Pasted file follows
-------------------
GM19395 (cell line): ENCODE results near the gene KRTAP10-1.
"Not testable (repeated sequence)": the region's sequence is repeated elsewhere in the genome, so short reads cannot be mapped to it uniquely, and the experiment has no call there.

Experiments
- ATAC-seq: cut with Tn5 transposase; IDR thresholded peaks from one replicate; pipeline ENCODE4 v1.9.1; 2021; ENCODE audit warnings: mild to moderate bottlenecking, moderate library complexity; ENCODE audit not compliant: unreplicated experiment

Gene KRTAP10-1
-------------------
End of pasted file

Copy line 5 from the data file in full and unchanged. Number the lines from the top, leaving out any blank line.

Gene KRTAP10-1